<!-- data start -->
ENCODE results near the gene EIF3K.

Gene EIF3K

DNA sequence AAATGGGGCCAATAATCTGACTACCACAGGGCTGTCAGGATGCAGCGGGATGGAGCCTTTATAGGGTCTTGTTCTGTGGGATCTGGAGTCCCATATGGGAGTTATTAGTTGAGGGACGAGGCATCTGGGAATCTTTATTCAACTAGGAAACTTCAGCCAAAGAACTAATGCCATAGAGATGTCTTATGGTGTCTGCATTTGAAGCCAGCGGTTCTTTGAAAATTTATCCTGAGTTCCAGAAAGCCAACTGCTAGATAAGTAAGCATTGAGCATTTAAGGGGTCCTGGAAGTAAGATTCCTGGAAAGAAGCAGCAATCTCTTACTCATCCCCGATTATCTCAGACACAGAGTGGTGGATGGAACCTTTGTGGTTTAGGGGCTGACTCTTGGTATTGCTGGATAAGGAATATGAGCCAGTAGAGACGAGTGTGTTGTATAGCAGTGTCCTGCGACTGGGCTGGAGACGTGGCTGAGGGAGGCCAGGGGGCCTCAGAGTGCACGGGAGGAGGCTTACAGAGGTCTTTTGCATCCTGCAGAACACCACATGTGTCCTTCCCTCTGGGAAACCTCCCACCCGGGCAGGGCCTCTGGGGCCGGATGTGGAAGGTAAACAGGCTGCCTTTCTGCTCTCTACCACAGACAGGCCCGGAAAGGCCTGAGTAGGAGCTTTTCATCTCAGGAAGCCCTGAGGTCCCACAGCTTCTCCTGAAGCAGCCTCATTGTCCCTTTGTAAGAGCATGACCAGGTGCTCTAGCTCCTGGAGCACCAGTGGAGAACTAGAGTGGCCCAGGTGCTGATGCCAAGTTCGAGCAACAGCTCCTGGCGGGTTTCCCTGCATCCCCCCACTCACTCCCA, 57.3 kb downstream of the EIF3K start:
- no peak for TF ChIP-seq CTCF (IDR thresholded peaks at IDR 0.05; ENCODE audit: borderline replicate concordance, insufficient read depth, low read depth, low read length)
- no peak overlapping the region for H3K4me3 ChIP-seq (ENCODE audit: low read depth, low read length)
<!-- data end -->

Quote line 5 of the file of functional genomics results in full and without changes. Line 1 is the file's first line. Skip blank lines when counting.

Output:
- no peak overlapping the region for H3K4me3 ChIP-seq (ENCODE audit: low read depth, low read length)